Feb 22, 2013
Following performances of songs from Mahler’s Des Knaben Wunderhorn with the Indianapolis Symphony February 22 and 23, Thomas Hampson heads to San Francisco for a recital with pianist Wolfram Rieger. Their program at Herbst Theatre on Tuesday, February 26 features music by Schumann and Barber, as well as the world premiere of a new song cycle by Michael Hersch. Hampson discusses the new work in the commentary that follows:
I’m thrilled to be going back to San Francisco for this recital, which will feature an important world premiere. Composer Michael Hersch has written a beautiful cycle for me, Domicilium, based on poetry by Thomas Hardy. I’ve known Michael for several years – in fact, one of the first conversations that he had about writing vocal music was with me and the Pittsburgh Symphony about 15 years ago, when he wrote that orchestral piece for them [Ashes of Memory], a powerful work that Mariss Jansons felt very strongly about. Michael and I have regular contact since then, and this new cycle is the first project we’ve done together.
I think it’s wonderful that this young American composer has focused on the poetry of such an important and influential English author as Thomas Hardy, whose poems are known to music lovers through well-known settings by Finzi. The cycle is comprised of five songs and the first one is only for the piano. In typical Hersch fashion, he’s gone to using “extracts” – almost Haiku-esque poems of Hardy that are extremely abstractionist. The story in these poems is in the bits that aren’t actually said! It’s hard to describe the effect in words, but Hersch has created a soundscape of supposed memory and implied emotions. It’s very powerful stuff.
I’m so pleased that this important new work is on a great program that starts with a quintessential song cycle by Schumann, his Liederkreis Op. 39. This cycle, which features poems by Eichendorff, is, in its own way, abstract. We’re also doing a number of songs by Samuel Barber. I find Barber and Schumann very close compatriots in the landscape of the soul in song. Together with the Hersch work this will be a challenging but I think very engaging recital.
For ticket and additional information visit: http://sfperformances.org/performances/1213/ThomasHampson.html
On April 3, Thomas Hampson and bass-baritone Luca Pisaroni bring their famed “No Tenors Allowed” concert to the Wiener Konzerthaus. The event is featured as part of the “Great Voices” series, hosted in the Great Hall. Mr. Hampson and Mr. Pisaroni are joined by conductor Pavel Baleff and the Max Steiner Orchestra for the programme, which includes selections by Mozart, Verdi, and more. Please note an extremely limited number of tickets remain; visit Konzerthaus.at for current availability.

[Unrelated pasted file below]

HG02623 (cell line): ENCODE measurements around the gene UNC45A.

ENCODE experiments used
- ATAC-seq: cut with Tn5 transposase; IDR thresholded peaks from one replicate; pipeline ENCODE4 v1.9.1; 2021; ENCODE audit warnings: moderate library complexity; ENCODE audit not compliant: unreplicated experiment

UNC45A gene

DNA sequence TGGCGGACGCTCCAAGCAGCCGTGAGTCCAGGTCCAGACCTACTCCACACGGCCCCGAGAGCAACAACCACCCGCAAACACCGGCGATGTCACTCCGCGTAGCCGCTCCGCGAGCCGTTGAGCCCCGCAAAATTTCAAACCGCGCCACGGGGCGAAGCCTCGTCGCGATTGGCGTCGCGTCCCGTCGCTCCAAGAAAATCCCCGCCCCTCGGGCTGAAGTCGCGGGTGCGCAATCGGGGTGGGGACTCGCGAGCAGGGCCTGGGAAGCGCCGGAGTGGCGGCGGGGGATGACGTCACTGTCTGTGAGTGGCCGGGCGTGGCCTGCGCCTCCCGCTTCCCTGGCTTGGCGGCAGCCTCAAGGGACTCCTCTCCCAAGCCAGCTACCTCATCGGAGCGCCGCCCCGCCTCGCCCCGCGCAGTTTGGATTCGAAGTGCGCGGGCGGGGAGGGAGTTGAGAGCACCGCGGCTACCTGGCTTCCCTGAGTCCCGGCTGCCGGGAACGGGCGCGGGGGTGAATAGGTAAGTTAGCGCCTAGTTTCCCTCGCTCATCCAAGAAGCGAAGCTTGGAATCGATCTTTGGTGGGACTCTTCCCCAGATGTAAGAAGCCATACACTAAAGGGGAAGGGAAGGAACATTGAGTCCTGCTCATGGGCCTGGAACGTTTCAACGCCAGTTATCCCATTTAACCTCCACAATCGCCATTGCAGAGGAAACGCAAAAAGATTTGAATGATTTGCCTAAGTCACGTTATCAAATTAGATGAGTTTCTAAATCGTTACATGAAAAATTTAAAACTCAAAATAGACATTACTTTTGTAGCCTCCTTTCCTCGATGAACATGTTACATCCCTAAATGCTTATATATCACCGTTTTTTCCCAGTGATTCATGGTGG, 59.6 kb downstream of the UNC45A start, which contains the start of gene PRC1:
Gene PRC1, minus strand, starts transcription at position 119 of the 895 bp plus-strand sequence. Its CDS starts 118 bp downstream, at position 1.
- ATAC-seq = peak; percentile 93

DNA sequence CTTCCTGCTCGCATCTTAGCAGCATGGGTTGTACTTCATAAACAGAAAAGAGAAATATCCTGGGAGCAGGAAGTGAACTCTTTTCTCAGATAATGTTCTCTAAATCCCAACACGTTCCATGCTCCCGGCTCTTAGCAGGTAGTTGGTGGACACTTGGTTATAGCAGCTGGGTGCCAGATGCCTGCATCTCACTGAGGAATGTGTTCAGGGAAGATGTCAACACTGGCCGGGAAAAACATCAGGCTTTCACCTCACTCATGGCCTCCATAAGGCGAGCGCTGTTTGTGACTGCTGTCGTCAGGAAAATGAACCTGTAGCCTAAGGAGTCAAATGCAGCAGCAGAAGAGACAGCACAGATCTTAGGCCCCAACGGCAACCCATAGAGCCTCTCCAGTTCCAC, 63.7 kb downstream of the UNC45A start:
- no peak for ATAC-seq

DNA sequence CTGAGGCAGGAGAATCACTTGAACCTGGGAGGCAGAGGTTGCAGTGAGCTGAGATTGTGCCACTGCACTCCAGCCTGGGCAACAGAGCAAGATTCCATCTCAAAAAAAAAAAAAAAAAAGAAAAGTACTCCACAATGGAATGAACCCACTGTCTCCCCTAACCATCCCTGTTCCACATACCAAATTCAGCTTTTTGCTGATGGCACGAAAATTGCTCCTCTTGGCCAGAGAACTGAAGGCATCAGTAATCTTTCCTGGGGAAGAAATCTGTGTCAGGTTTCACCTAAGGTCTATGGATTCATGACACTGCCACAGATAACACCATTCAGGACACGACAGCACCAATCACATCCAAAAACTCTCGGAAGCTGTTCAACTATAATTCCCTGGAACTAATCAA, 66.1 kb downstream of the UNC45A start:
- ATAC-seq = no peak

On this week’s episode of He Sang/She Sang, hosts Merrin Lazyan and Julian Fleisher are joined by dramaturg Cori Ellison to discuss Verdi’s mythical and timeless masterpiece, La Traviata. We also speak with baritone Thomas Hampson, who has been singing the role of Germont for 25 years. Hampson tells us how the complex and beautiful dilemmas that we find in this opera help us to better understand who we really are.
Picks from across the week on In Tune with Sean Rafferty: opera singers Thomas Hampson, Michael Fabiano and Tara Erraught …
Back in 2007, baritone Thomas Hampson gave a Distance Learning Voice Master Class at the Manhattan School of Music. In commemoration of the 10th anniversary of that event, the American singer and the renowned conservatory are rejoining forces for the same program.
“Thomas Hampson is a proper stuffed-shirt as Alfredo’s father Germont senior as he persuades Violetta to leave his son for the sake of the family honor and adding a fine “Di Provenza il mar,” one of the great baritone arias, in Act II.”
Wilborn Hampton – Huffington Post
“It’s not only the singing of baritone Thomas Hampson, on top form, that makes this recital so enjoyable; it’s the affectionate new string arrangements, joyously played by the Amsterdam Sinfonietta – as leader Candida Thompson describes it, “a big string quartet” of two dozen players. All but one of the arrangements are by David Matthews, who adds texture and illumination to already radiant songs, refreshing these lilies without gilding them. Intertwining solo violins make the opening of Wolf’s song Anakreons Grab magical; squeaking strings conjure up the rodents in his Der Rattenfänger. Another highlight is Bob Zimmerman’s gossamer version of Schubert’s Ständchen (“Zögernd leise”), the echoes sung by a girls’ choir. Brahms’s Four Serious Songs find Matthews drawing on darker sonorities. Hampson, full of authority, ends on Barber’s masterly Dover Beach, which seems only to benefit from its quartet parts being lent the weight and security of a full string orchestra.”
Erica Jeal – The Guardian
In song, you have one of the most amazing diaries of any generation’s culture at a given time.